How House Construction Works


Slabs, basements and crawl spaces are the three main foundation systems used on houses. In wet and coastal areas, it is sometimes common to put houses up on posts as well.


The slab is probably the easiest foundation to build. It is a flat concrete pad poured directly on the ground. It takes very little site preparation, very little formwork for the concrete and very little labor to create. It works well on level sites in warmer climates -- it has problems up north because the ground freezes in the winter and this freezing can shift the slab at worst and at least lead to cold floors in the winter. A cross-section of a typical slab looks like this.


Around the edge of the slab, the concrete forms a beam that is perhaps 2 feet deep. The rest of the slab is 4 or 6 inches thick. A 4- or 6-inch layer of gravel lies beneath the slab. A 4-millimeter sheet of plastic lies between the concrete and the gravel to keep moisture out. Embedded in the concrete is 6-inch by 6-inch wire mesh (shown by the dotted line in the slab) and steel reinforcing bars (shown by the white circles at the bottom of the beams). You will often hear this sort of foundation referred to as a "floating slab" -- it "floats" on the soil, with the deeper concrete around the edge holding it in place. In northern climates, the concrete around the edge has to extend deep enough to remain below the frost line in winter.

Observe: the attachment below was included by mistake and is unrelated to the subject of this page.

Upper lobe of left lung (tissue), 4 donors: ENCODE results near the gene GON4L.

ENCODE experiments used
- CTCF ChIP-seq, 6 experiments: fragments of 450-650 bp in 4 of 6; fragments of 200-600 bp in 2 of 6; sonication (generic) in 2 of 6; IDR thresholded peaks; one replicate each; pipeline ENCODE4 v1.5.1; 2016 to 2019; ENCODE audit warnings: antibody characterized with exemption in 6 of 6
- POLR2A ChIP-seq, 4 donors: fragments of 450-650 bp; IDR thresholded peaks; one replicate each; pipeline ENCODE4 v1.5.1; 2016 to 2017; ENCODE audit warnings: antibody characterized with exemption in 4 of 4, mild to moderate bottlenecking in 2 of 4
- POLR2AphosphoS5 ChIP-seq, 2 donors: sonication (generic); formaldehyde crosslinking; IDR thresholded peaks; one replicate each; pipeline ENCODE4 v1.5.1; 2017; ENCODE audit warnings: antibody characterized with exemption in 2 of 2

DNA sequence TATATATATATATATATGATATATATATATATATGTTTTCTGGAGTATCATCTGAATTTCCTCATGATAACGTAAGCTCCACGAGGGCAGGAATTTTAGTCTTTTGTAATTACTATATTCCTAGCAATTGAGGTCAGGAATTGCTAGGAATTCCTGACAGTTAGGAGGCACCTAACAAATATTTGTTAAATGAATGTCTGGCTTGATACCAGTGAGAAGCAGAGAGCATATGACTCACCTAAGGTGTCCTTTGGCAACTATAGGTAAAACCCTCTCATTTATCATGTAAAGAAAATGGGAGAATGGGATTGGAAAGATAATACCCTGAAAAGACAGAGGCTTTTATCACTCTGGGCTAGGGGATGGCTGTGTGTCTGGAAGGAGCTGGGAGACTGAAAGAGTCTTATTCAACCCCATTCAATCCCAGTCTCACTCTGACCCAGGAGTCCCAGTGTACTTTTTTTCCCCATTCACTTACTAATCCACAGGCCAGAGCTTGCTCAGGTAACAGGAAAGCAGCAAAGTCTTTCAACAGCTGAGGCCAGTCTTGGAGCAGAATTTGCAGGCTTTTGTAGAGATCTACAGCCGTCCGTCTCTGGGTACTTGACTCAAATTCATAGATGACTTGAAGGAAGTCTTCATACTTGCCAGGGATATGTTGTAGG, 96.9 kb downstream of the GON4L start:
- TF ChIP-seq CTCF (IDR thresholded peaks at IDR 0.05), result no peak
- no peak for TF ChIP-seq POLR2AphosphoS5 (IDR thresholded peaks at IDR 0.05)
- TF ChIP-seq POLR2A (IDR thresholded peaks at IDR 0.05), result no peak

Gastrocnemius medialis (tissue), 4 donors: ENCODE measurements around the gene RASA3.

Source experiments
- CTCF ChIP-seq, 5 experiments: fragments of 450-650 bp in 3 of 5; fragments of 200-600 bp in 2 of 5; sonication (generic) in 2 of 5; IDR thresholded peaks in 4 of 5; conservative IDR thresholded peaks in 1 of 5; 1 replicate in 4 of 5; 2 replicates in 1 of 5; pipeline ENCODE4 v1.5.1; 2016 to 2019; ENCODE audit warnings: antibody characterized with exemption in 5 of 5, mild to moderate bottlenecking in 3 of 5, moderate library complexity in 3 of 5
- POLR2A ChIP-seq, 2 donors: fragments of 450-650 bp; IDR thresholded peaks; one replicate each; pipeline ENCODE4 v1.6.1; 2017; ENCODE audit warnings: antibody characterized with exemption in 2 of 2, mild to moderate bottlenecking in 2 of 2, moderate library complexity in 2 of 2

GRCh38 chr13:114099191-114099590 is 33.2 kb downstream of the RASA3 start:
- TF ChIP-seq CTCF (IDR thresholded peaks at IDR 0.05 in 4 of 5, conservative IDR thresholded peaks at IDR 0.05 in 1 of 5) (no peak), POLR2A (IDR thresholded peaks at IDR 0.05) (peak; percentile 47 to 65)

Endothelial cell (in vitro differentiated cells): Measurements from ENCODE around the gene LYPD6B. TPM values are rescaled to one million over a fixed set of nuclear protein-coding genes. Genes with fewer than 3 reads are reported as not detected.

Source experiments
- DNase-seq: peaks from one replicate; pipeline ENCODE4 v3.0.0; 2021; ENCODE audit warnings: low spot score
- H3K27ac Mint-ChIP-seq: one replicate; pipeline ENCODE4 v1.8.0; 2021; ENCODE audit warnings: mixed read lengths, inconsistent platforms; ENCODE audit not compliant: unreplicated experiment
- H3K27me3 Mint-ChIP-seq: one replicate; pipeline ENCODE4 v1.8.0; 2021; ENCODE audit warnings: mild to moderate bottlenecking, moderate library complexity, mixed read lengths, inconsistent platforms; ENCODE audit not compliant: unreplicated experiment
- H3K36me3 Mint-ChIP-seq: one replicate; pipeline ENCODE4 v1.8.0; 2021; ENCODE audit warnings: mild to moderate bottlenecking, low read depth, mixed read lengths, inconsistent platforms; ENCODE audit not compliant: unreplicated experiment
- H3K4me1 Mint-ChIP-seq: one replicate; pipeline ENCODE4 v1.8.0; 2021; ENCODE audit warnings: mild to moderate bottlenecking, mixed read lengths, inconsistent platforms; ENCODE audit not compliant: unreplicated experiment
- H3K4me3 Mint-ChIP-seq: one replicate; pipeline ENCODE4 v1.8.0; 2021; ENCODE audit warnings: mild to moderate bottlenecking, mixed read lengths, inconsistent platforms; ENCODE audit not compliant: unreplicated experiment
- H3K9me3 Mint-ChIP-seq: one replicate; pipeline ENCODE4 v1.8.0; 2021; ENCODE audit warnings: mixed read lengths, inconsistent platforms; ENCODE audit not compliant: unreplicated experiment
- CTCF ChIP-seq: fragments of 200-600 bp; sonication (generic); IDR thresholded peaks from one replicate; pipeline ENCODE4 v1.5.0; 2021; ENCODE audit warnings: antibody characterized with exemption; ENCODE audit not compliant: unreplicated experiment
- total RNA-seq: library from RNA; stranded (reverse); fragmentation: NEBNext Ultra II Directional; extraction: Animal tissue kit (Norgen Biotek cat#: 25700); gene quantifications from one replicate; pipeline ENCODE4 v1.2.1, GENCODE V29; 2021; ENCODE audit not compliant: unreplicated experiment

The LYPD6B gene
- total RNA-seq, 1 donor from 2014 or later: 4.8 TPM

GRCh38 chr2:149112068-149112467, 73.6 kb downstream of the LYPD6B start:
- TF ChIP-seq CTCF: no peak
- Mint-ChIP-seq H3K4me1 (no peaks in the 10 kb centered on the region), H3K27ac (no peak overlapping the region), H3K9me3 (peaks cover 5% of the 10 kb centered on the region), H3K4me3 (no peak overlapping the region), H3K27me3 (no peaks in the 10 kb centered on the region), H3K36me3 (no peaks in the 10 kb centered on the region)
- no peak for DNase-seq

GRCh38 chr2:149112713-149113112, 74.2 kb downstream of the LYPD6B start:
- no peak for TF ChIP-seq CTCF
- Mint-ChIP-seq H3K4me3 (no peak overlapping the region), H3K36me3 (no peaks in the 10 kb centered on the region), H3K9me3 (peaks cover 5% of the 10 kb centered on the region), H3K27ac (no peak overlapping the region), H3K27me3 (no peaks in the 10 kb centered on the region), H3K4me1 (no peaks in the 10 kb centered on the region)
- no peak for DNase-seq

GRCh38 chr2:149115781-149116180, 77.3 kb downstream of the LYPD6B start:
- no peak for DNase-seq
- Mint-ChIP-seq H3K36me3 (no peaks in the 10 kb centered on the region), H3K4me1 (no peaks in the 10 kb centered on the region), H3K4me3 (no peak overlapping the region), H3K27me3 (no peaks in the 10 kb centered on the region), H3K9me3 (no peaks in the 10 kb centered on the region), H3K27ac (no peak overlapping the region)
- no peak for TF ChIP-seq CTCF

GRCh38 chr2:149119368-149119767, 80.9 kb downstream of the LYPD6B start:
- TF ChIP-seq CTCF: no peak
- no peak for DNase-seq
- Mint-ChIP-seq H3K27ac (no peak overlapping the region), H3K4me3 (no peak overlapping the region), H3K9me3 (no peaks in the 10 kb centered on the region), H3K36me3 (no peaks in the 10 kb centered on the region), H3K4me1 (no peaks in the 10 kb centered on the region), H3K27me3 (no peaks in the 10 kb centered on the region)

One thing about a slab is that the sewer pipe, and sometimes much of the electrical conduit, has to be put in place before the concrete is poured. The sewer pipes are actually embedded in the slab.